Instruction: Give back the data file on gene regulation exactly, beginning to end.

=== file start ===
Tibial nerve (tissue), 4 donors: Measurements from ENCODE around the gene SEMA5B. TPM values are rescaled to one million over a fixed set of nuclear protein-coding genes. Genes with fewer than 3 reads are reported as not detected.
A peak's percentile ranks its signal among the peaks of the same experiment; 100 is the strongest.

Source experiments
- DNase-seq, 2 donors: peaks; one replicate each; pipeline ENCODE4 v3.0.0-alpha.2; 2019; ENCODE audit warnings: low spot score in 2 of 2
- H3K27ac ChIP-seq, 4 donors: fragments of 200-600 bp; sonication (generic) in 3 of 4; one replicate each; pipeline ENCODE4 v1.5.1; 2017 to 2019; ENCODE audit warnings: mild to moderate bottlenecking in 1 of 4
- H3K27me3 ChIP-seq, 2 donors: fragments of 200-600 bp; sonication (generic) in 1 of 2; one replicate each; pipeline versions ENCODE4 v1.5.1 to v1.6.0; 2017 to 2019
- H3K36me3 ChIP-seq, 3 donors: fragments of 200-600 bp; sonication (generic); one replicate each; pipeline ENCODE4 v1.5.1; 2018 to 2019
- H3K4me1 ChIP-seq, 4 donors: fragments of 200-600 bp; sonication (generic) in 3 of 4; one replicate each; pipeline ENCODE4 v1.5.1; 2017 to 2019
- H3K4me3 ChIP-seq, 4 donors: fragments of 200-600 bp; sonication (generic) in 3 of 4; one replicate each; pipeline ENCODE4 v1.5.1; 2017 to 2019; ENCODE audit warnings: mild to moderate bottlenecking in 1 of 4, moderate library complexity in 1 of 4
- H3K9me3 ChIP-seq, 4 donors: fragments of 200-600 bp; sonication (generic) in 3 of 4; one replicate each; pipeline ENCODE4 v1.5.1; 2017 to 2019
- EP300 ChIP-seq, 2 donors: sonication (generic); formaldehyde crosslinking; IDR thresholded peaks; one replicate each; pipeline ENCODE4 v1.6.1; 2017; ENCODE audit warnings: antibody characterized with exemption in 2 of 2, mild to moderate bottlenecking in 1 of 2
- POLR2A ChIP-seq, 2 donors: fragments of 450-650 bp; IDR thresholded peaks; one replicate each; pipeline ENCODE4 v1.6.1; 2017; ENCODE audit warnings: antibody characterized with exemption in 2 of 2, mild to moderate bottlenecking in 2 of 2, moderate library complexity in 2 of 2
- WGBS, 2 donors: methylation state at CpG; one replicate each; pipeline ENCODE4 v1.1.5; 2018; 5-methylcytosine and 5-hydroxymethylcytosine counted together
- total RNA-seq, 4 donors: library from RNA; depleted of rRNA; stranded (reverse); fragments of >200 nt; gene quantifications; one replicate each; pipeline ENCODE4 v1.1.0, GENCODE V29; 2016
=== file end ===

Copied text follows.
Tibial nerve (tissue), 4 donors: Measurements from ENCODE around the gene SEMA5B. TPM values are rescaled to one million over a fixed set of nuclear protein-coding genes. Genes with fewer than 3 reads are reported as not detected.
A peak's percentile ranks its signal among the peaks of the same experiment; 100 is the strongest.

Source experiments
- DNase-seq, 2 donors: peaks; one replicate each; pipeline ENCODE4 v3.0.0-alpha.2; 2019; ENCODE audit warnings: low spot score in 2 of 2
- H3K27ac ChIP-seq, 4 donors: fragments of 200-600 bp; sonication (generic) in 3 of 4; one replicate each; pipeline ENCODE4 v1.5.1; 2017 to 2019; ENCODE audit warnings: mild to moderate bottlenecking in 1 of 4
- H3K27me3 ChIP-seq, 2 donors: fragments of 200-600 bp; sonication (generic) in 1 of 2; one replicate each; pipeline versions ENCODE4 v1.5.1 to v1.6.0; 2017 to 2019
- H3K36me3 ChIP-seq, 3 donors: fragments of 200-600 bp; sonication (generic); one replicate each; pipeline ENCODE4 v1.5.1; 2018 to 2019
- H3K4me1 ChIP-seq, 4 donors: fragments of 200-600 bp; sonication (generic) in 3 of 4; one replicate each; pipeline ENCODE4 v1.5.1; 2017 to 2019
- H3K4me3 ChIP-seq, 4 donors: fragments of 200-600 bp; sonication (generic) in 3 of 4; one replicate each; pipeline ENCODE4 v1.5.1; 2017 to 2019; ENCODE audit warnings: mild to moderate bottlenecking in 1 of 4, moderate library complexity in 1 of 4
- H3K9me3 ChIP-seq, 4 donors: fragments of 200-600 bp; sonication (generic) in 3 of 4; one replicate each; pipeline ENCODE4 v1.5.1; 2017 to 2019
- EP300 ChIP-seq, 2 donors: sonication (generic); formaldehyde crosslinking; IDR thresholded peaks; one replicate each; pipeline ENCODE4 v1.6.1; 2017; ENCODE audit warnings: antibody characterized with exemption in 2 of 2, mild to moderate bottlenecking in 1 of 2
- POLR2A ChIP-seq, 2 donors: fragments of 450-650 bp; IDR thresholded peaks; one replicate each; pipeline ENCODE4 v1.6.1; 2017; ENCODE audit warnings: antibody characterized with exemption in 2 of 2, mild to moderate bottlenecking in 2 of 2, moderate library complexity in 2 of 2
- WGBS, 2 donors: methylation state at CpG; one replicate each; pipeline ENCODE4 v1.1.5; 2018; 5-methylcytosine and 5-hydroxymethylcytosine counted together
- total RNA-seq, 4 donors: library from RNA; depleted of rRNA; stranded (reverse); fragments of >200 nt; gene quantifications; one replicate each; pipeline ENCODE4 v1.1.0, GENCODE V29; 2016